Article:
Charities: Get donors to give a piece of themselves

Alice G. Walton | Nov 23, 2016

Sections Behavioral Science

Collections Philanthropy

If you’re raising support for a cause, try to get potential donors to feel that they’re giving something of themselves, suggests research by Minjung Koo of Sungkyunkwan University in South Korea and Chicago Booth’s Ayelet Fishbach.

“People who give something that represents their essence—for example, an item they owned for a while versus only briefly—feel more committed to the cause and believe they are more generous,” says Fishbach.

Fishbach and Koo tested this in five donation studies. In one, they gave each participant (a college student) a pen in return for filling out a survey. They then asked whether the student would donate the pen to a charity that provided pens for kids in Kenya and Sri Lanka. Students told at the beginning of the study that they could keep the pens, who therefore felt ownership longer, felt more generous and more committed to the charity to which they donated the pens than those who owned the pens for the shorter period.

A similar sentiment was displayed when people were asked to either sign a petition with their names or support it anonymously. Those who signed said they felt more generous and would be more committed to the cause in the future.

The power of a signature
After securing people’s support on a petition benefiting children’s hospitals, researchers find that those who signed their name were more likely to support a second petition the next day.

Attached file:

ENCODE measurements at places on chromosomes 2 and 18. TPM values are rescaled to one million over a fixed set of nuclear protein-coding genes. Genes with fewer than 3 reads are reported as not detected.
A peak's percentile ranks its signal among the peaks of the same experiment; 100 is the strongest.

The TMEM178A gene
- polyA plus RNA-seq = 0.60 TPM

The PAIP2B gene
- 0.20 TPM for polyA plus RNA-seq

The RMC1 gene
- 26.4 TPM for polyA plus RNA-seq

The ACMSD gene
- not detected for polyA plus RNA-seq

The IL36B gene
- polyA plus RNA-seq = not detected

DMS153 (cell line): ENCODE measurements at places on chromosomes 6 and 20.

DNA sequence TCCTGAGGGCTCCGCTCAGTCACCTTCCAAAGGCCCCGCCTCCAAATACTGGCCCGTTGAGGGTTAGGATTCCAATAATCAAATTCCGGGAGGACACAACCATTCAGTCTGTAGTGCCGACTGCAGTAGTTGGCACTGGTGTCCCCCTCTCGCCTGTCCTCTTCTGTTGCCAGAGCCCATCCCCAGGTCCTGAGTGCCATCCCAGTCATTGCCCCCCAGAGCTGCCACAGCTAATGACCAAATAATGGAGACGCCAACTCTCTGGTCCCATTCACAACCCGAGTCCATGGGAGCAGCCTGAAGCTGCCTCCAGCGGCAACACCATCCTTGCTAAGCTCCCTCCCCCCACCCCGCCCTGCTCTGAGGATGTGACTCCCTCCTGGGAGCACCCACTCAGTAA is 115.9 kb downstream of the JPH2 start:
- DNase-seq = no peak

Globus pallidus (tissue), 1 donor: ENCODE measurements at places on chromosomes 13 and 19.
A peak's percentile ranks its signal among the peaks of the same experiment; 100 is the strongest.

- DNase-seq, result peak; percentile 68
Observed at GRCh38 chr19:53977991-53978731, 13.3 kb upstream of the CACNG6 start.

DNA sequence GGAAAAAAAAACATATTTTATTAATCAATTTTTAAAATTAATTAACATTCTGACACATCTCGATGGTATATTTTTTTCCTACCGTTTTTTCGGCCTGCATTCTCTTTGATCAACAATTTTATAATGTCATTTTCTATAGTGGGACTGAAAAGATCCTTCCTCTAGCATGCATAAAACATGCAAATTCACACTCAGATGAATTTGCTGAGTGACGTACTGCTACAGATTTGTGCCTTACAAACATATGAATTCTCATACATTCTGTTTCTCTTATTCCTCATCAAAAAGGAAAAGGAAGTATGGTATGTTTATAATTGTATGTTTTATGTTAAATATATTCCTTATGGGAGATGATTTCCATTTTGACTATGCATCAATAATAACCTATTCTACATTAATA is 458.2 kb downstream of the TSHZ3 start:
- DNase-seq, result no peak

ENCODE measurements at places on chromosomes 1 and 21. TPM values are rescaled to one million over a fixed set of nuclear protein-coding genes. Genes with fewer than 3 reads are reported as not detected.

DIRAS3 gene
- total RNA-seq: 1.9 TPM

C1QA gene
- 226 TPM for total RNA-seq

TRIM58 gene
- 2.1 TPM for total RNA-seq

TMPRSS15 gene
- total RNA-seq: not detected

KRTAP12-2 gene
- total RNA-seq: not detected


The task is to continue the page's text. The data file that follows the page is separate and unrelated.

Supported second petition when it was presented immediately after the first

 

Supported second petition when it was presented the following day

In another study, participants were asked to consider donating money or blood to the World Health Organization to help mothers who lost blood in childbirth. The researchers first asked them to list the amount of money they would donate that would equate to a blood donation, and then consider giving either that listed amount or blood. People who considered donating blood said they felt more invested than those who considered donating money.

“People report it’s actually easier to give blood than their listed amount of money,” says Fishbach. Yet they felt more committed and generous donating blood rather than their equivalent amount of money. Non-monetary donations, such as blood, may cost donors less financially and better generate long-term commitment from supporters.

“This study has clear implications for organizations that solicit charitable giving: they should encourage self-giving,” Fishbach says. For example, while labeling a donation with a person’s name could appear as bragging (compared with anonymous giving), “it’s people’s way of connecting to a cause, and it’s important for long-term involvement. Those who gave the self were more likely to give again.”